The question of Sustainable Development

... the very mention of the term seems to conjure a question mark. What does this environmental buzzword mean? What types of development are sustainable, and how do we encourage those? How does one measure the success of sustainable development programs?

Reprinted from Nature Conservancy, Jan/Feb 1995, with permission
xperts have been arguing about the answers to these questions for more than a decade. In that time, there has been remarkably little consensus. One of the few points of agreement is the fundamental notion that sustainable development must meet present economic needs in an equitable fashion while safeguarding the Earth's natural heritage for future generations.
But how do we achieve such sustainable development? We decided to pose this question to nine experts from varied backgrounds: an Arizona rancher, the president of Costa Rica, two Nature Conservancy officials, the vice president of a Fortune 500 company, a Canadian indigenous-rights activist, an official from an international development bank, an American economist and the head of a California-based pharmaceutical firm.
Specifically, we asked each of them to respond in 200 or fewer words to the question: How can we ensure economic prosperity and protect the environment at the same time? Their answers reflect both their own viewpoints and experiences, and-we hope-the variety of opinion that exists in the world at large on this subject.
There is no single correct response to this or any other query about sustainable development. But, to paraphrase an old German proverb, to ask a question is the beginning of wisdom.

Cindy Kenny-Gilday

Member of the Dene Nation; special adviser to the government of the Northwest Territories in Canada; one of the founders of Indigenous Survival International.

As I witness the "Great Canadian Diamond Rush" in the Arctic tundra, I wonder if the people on whose traditional territory the "rush" is taking place - the Dogribs and the Yellow-knives - will benefit or even get jobs. If aboriginal people prosper economically and the North is still able to maintain the traditional economies that are directly dependent on healthy wildlife and environment, it would be a worthy example. Are there basic ideas that could help in these situations?
Last year I chaired a World Conservation Union task force for indigenous peoples. The ideas put forward by this volunteer group of indigenous peoples from different parts of the world could help. The group demonstrated examples of commitment by indigenous communities to cross-cultural partnerships and local strategies, but stated that "the conservation element cannot be separated out from the integrated claims of indigenous peoples relating to self-determination, rights to lands, the right to control land and manage resource use and wildlife."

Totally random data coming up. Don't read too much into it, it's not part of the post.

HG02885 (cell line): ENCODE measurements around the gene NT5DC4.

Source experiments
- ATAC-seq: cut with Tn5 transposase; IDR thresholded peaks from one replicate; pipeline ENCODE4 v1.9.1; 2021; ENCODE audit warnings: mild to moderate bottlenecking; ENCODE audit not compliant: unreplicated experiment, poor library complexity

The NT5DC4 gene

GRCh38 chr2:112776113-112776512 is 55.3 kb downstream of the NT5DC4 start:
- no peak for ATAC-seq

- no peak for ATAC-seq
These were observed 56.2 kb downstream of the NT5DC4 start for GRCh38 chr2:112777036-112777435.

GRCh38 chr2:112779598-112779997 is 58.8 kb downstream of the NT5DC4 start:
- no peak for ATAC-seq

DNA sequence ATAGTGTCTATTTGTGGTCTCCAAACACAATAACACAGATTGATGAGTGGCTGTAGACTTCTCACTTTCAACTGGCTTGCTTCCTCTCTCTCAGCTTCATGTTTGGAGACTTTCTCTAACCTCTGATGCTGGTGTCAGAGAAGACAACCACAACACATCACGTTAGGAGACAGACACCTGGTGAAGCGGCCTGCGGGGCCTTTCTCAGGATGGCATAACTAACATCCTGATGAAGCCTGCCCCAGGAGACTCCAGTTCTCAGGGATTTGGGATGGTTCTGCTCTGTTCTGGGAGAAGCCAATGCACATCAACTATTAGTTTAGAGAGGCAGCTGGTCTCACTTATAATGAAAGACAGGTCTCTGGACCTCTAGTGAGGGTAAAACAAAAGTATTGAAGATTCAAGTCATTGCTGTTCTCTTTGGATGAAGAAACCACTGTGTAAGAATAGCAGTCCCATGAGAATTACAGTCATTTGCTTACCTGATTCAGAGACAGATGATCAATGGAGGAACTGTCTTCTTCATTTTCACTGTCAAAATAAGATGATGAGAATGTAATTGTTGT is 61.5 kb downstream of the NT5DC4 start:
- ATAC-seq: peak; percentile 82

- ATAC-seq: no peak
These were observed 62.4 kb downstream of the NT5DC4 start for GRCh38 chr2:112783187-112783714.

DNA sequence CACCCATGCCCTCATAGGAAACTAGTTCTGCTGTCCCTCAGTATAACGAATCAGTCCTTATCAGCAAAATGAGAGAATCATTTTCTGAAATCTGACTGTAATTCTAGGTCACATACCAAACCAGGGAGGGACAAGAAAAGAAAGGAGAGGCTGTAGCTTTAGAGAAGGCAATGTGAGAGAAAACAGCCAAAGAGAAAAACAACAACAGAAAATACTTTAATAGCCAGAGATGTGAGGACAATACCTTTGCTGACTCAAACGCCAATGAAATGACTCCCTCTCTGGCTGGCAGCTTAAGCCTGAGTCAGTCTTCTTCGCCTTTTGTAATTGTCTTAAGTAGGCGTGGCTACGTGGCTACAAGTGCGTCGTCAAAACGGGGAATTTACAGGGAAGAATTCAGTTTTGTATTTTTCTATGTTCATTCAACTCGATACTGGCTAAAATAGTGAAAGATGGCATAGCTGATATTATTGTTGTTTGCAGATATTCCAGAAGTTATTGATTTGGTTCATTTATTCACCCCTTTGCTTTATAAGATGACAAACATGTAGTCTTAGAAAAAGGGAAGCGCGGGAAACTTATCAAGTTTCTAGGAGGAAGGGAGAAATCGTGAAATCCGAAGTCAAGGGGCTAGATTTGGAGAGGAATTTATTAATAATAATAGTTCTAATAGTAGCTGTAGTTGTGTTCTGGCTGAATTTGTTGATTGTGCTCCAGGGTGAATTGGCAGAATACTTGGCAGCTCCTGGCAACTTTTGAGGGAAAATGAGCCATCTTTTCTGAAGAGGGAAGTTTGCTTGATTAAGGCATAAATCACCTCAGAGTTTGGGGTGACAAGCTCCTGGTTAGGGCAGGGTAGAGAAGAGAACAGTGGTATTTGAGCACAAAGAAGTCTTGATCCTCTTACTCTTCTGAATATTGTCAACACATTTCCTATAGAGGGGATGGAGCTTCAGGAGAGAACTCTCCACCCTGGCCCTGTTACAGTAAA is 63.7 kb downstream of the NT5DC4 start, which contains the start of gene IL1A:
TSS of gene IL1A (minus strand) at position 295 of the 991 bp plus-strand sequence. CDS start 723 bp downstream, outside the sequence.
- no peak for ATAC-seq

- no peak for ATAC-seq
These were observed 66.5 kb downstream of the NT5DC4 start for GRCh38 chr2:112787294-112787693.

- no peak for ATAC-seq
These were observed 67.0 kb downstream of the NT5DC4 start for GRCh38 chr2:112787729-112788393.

The majority of aboriginal peoples in Canada and Australia and parts of the United States have never known the meaning of economic prosperity in modern times, only economic survival. Yet these same people retain ancient cultural practices that could save the Earth. By allowing or nurturing the empowerment of indigenous peoples, industrial society could empower itself to regain the balance of environment and economy - thus addressing prosperity for all peoples.

David Buzzelli

Vice president and corporate director, environment, health & safety and public affairs, The Dow Chemical Company; co-chair of President Clinton's Council on Sustainable Development.

Our country has achieved remarkable environmental progress in the past 25 years. At the same time, U.S. industry expanded to keep pace in an increasingly competitive global economy. Such history reminds us that the environment and the economy are interdependent. To continue our progress on both fronts into the 21st century, sustainable development must become part of our culture and ethic.
Sustainable development needs to be a broad, national strategy that fosters environmental and economic vitality. It is a social and business imperative for change. It challenges industry to initiate environmental strategies, not simply comply with mandates. It challenges industry to focus and commit to pollution prevention.
At the core of sustainable development is the search for a new regulatory system to rise above command and control policies. Instead, the paths to concurrent economic and environmental progress are voluntary actions, market incentives, partnerships and consensus building. Decisions built on consensus are more effective than those fed by confrontation.
Our goal, then, is to create environmental and economic harmony. This will happen when sustainable development becomes a social and institutional value. I am confident we are on the right path.

Bill McDonald

Fifth-generation Arizona rancher; president of the Malpai Borderlands Group, a nonprofit volunteer organization dedicated to maintaining the health of rangeland and ranching livelihoods in the southeastern Arizona/southwestern New Mexico region.